Acclaimed French interior designer Jean-Philippe Nuel has a lot of irons in the fire. Recently, his creativity was highlighted during the unveiling of Innside Roissy in France.
His indelible mark is also on an InterContinental hotel—Grand Hôtel-Dieu, located in Lyon, France. “Never has a hotel been established in France in a historical heritage of this value,” said Nuel. “For example, we create the bar of the hotel under a dome from the 18th century 32 meters high.”
In Rome, Nuel put his talents to work on a Sofitel property in Rome and a boutique hotel in Saint-Emilion, a commune in southwestern France, for Château Pavie—”one of the great classified growths of Bordeaux.”
Aside from hotels, he’s involved in the design of luxury boats for cruise company Ponant, owned by François Pinault. “These are small boats designed as private yachts with high-end services like the companies of the Pinault group: Gucci, Saint-Laurent, Bottega Veneta,” he said.
Nuel recently made a stop in New York for the opening of his new studio, which enables him to be closer to the action on this side of the world.
In a conversation with InspireDesign, Nuel talks about inspiration, creativity and his new launch pad on Park Ave.
What is your design philosophy and how does it influence hotel projects?
I conceive of design as the materialization of our conscious and unconscious expectations. Being a designer means being attentive to the changes in our society, capturing them and transcribing them as projects.
It is not fashionable; it is making projects that are in phase, in resonance with what we are and what we will be. If a project reaches this goal, it will be able to touch us, to move us not only as a decoration but as a living space, carrying a piece of ourselves.
The hotels are in this approach particularly interesting because they constitute a micro-society where all human activities are represented. We work there, we live there, we restore, we relax, etc… It is, therefore, a formidable laboratory of the evolution of our ways of life.
What inspires you?
My inspirations are diverse, but complement each other to create a unique identity for each project . The “ethnological” and societal observation is important, to see how we work today, to see the need to stand out, to distinguish oneself through one’s choices, to see how luxury is a reward for oneself in our society.
Each of these subjects could be the subject of a thesis. This almost scientific approach to the project is complemented by a more artistic and intuitive approach. In this context, cinema and literature are important sources of inspiration. Regarding literature, I see the project as a character novel, with all the complexity of its character and the broad lines that constitute his personality.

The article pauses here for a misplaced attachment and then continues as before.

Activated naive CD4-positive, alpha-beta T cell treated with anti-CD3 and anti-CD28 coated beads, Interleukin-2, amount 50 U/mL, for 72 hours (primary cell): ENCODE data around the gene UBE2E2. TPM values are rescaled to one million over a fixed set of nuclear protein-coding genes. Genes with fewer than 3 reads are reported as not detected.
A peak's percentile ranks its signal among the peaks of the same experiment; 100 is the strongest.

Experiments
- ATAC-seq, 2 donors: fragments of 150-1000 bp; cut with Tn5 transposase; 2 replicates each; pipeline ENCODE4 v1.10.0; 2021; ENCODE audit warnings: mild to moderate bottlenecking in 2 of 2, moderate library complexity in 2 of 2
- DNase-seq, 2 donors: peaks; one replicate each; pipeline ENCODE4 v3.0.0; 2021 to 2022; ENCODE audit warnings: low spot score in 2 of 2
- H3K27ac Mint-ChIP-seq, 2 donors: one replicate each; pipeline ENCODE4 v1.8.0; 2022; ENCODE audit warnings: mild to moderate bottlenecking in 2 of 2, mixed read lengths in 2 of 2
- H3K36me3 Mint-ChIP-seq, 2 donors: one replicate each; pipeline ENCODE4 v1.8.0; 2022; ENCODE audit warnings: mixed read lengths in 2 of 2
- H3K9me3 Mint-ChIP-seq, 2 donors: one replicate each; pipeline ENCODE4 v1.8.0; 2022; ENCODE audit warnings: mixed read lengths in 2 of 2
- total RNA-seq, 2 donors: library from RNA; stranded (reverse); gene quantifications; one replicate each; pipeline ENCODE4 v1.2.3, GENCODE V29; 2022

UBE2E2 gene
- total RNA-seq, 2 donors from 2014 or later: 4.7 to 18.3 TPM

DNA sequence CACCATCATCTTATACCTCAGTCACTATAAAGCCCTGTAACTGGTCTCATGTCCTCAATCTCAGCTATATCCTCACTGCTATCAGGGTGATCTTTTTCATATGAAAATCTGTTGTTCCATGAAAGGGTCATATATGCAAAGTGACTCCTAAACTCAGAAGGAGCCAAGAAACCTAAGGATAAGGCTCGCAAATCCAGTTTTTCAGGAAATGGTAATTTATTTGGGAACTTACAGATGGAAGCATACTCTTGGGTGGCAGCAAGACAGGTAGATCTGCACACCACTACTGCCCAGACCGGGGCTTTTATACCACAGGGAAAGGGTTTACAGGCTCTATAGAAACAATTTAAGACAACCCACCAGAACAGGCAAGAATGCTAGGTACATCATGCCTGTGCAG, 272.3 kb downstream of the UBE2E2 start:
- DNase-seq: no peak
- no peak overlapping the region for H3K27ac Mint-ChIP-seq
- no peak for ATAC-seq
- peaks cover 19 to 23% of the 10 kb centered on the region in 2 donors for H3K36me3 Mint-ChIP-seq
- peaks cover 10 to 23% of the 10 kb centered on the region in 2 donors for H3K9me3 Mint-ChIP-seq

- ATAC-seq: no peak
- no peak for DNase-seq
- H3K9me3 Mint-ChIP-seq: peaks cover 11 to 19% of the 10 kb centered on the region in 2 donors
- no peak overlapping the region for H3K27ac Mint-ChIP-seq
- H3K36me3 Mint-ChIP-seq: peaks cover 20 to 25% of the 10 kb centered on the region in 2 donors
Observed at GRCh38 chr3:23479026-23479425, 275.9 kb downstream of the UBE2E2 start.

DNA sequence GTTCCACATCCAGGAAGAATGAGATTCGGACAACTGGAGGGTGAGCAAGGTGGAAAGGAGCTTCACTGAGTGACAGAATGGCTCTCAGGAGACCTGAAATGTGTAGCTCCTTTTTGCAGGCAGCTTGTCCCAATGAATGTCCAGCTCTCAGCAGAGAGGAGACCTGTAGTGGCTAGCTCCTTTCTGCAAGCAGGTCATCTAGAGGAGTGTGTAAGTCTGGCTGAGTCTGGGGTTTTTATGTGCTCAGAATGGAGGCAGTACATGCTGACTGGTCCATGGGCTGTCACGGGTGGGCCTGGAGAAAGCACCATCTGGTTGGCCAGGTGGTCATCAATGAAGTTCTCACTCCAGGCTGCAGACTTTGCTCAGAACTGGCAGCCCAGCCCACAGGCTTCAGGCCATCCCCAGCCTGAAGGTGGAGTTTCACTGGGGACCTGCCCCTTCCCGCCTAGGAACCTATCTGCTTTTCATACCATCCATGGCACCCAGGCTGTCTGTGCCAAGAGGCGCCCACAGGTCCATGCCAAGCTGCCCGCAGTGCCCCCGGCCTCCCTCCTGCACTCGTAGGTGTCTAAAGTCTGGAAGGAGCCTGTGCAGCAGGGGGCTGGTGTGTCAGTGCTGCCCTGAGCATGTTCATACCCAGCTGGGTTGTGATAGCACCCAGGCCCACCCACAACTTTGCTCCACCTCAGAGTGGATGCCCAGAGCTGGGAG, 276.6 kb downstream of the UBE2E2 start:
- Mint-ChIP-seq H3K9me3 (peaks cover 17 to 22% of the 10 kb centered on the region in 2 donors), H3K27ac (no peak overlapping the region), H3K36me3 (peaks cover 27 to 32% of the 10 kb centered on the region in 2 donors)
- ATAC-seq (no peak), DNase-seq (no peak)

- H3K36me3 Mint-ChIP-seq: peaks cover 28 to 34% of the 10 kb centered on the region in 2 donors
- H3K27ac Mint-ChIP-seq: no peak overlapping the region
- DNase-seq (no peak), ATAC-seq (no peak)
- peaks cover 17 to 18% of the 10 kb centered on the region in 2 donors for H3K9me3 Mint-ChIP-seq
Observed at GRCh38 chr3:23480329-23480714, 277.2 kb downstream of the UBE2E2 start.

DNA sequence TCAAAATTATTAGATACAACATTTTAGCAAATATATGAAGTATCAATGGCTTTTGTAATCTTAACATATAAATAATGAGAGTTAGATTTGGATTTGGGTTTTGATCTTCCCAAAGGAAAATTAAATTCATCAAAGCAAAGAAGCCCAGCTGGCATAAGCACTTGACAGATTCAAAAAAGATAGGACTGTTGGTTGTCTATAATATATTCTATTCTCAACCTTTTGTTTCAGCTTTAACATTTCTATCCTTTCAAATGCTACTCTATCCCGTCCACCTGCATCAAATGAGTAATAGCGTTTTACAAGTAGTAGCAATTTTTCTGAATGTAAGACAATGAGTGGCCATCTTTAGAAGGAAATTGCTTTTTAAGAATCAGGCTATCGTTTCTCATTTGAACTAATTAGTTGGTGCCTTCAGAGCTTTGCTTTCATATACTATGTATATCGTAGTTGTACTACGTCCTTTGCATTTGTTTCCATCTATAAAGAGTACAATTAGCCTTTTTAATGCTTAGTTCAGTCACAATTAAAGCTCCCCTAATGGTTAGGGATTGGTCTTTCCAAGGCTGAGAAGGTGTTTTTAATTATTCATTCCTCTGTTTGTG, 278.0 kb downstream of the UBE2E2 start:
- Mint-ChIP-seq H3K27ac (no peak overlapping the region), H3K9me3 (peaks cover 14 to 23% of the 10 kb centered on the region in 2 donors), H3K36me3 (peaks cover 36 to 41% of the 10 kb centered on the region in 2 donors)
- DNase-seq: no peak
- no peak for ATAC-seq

It is often a woman that I seek to visualize, her physique, her character, her way of dressing or her way of living. I did a whole project where the image of a woman found in a fashion magazine remained in the background, because everything in the picture inspired the spirit of the project, the spirit of the place.
Cinema is also very important. The entrance to a hotel is like the first shots of a movie where you are, if possible, immediately projected into an atmosphere and a universe—a charge for the client to finish his personal story attached to this place.
Where do you source creativity for your hotel projects?
Hotel projects find their inspiration in these different approaches, but they are also influenced by the location of the project, the country, the city, the neighborhood and the architecture of the building. The interior design project is an extension of these elements that must give meaning and legitimacy by going beyond the mere aesthetic approach.
Generally, the most interesting thing about hotel projects is that they are always different depending on their location, depending on the architecture of the building, but at the same time, they are always a reflection of our times. A hotel is a miniature reproduction of our society, because it is a place where we live, relax, play sports, meet people, restore and work.
What do you love or find most interesting about designing for the hospitality industry?
Hospitality projects are complex with many typologies of places to treat and also scales of very different spaces. You can constantly go, for example, from a hall with a high height to a very intimate space. This work with the notion of space, the very complexity of the programs is a real intellectual game that is very pleasant for an architect.
I did an interview a few years ago in front of the old court of the city of Nantes, which was to be turned into a hotel. The journalist asked me in what state of mind I was before undertaking such work. I told him that it was like being in front of a big cake, in front of which I was going to be able to bite with a full tooth… all the gourmands will understand.
What do you plan to accomplish with the new office?
I have always loved the United States; I spent my last vacation with my family in California on a trip between San Francisco and Los Angeles. My office is in New York which, for me, is the most inspiring city in the world. This city is the image of what I like to do in my projects.
The creation of this office is also an opportunity because I am associated with a friend, Sandy Stevens-Despres, also an interior designer who lives in New York. I think this direct contact with a person on the spot is essential to succeed. The ambition is only to make beautiful projects where one can bring a slightly different look. We already have contacts for a project in Manhattan and a villa in Miami.